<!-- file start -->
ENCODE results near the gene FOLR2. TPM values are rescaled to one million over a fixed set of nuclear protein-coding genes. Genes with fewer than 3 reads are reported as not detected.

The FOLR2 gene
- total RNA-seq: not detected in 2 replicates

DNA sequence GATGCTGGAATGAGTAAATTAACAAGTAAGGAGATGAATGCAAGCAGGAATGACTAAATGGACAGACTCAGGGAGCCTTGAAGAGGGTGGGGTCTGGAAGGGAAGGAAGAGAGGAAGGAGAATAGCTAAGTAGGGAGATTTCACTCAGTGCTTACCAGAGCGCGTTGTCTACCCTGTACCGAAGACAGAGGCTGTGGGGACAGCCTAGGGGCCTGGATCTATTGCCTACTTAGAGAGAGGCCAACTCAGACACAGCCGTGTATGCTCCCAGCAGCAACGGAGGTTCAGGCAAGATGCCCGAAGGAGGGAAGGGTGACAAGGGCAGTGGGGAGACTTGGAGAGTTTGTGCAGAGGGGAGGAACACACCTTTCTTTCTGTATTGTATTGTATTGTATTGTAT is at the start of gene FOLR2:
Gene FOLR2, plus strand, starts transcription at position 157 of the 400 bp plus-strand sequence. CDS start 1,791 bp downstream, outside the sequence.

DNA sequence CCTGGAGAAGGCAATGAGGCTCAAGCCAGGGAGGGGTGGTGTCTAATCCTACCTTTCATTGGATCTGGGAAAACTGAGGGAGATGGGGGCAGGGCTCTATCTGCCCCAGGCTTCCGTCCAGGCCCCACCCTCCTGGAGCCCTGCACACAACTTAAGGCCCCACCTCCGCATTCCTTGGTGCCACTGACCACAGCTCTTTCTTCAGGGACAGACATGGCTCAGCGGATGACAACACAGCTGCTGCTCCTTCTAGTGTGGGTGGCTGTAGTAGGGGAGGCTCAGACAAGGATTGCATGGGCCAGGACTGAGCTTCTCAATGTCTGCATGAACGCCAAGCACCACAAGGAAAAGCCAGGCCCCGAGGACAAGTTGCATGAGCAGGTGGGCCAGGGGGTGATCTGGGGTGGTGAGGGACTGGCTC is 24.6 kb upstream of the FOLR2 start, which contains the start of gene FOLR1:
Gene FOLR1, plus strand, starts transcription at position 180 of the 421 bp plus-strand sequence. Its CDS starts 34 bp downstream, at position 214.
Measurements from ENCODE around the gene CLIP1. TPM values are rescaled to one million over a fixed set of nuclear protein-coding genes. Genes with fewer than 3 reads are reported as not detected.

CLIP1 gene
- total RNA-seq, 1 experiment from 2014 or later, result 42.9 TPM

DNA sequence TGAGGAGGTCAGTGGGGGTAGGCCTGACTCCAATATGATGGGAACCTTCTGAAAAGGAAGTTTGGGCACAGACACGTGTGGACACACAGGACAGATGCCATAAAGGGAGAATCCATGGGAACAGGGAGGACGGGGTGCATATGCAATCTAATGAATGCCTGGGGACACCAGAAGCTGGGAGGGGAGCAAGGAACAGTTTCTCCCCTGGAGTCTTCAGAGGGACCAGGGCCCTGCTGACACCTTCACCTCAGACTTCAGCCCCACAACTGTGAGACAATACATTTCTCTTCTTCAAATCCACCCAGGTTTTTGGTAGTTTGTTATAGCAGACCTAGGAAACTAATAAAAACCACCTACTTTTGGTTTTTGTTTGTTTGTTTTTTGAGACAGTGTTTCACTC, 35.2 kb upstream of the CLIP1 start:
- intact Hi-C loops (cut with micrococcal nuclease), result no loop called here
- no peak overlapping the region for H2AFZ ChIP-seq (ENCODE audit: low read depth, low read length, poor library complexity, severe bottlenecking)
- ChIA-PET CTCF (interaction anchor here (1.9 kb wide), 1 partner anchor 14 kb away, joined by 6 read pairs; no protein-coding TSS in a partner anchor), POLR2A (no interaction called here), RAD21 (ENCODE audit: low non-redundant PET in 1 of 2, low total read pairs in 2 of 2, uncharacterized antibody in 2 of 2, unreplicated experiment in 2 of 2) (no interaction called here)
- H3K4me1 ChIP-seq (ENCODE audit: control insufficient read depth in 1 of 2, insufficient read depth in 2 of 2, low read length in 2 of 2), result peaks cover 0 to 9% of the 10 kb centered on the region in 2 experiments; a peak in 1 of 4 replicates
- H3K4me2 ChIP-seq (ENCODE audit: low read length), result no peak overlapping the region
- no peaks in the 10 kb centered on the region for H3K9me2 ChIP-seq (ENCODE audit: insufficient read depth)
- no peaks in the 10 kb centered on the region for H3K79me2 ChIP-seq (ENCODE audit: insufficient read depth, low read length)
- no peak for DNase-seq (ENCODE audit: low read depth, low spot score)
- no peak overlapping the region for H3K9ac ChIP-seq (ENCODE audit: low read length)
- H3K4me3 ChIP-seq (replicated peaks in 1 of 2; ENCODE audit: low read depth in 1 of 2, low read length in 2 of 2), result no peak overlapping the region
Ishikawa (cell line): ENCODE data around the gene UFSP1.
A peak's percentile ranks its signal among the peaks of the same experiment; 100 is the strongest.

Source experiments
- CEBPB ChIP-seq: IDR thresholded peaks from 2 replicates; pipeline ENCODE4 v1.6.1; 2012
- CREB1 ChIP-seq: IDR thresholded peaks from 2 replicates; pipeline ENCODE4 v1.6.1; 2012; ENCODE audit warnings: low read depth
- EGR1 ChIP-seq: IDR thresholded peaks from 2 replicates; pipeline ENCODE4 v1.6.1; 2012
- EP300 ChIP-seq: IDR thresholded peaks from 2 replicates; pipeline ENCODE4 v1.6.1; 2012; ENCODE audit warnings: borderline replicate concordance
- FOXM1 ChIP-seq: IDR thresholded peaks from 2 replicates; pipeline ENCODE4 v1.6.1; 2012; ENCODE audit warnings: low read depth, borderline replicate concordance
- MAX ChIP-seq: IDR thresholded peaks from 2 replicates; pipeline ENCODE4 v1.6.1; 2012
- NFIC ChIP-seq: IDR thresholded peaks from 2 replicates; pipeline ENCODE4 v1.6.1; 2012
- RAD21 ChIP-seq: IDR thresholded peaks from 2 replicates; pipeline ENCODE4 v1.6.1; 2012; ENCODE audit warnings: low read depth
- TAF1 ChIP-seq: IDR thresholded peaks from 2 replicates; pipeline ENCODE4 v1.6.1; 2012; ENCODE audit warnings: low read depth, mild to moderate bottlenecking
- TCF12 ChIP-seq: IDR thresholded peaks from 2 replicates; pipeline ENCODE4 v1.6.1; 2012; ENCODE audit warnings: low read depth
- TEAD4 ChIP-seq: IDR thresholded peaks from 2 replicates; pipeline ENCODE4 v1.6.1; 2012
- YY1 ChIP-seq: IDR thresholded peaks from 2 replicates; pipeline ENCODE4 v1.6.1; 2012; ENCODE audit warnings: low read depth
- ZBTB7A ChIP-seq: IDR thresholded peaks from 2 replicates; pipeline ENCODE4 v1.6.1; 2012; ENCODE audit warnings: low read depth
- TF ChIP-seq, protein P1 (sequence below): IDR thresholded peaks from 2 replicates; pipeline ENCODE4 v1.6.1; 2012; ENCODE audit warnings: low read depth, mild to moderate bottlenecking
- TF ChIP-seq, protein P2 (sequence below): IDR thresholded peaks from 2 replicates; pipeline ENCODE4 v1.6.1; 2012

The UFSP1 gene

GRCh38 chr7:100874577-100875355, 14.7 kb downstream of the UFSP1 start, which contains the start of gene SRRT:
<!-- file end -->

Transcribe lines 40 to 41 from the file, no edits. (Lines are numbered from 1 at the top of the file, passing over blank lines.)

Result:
The UFSP1 gene

GRCh38 chr7:100874577-100875355, 14.7 kb downstream of the UFSP1 start, which contains the start of gene SRRT: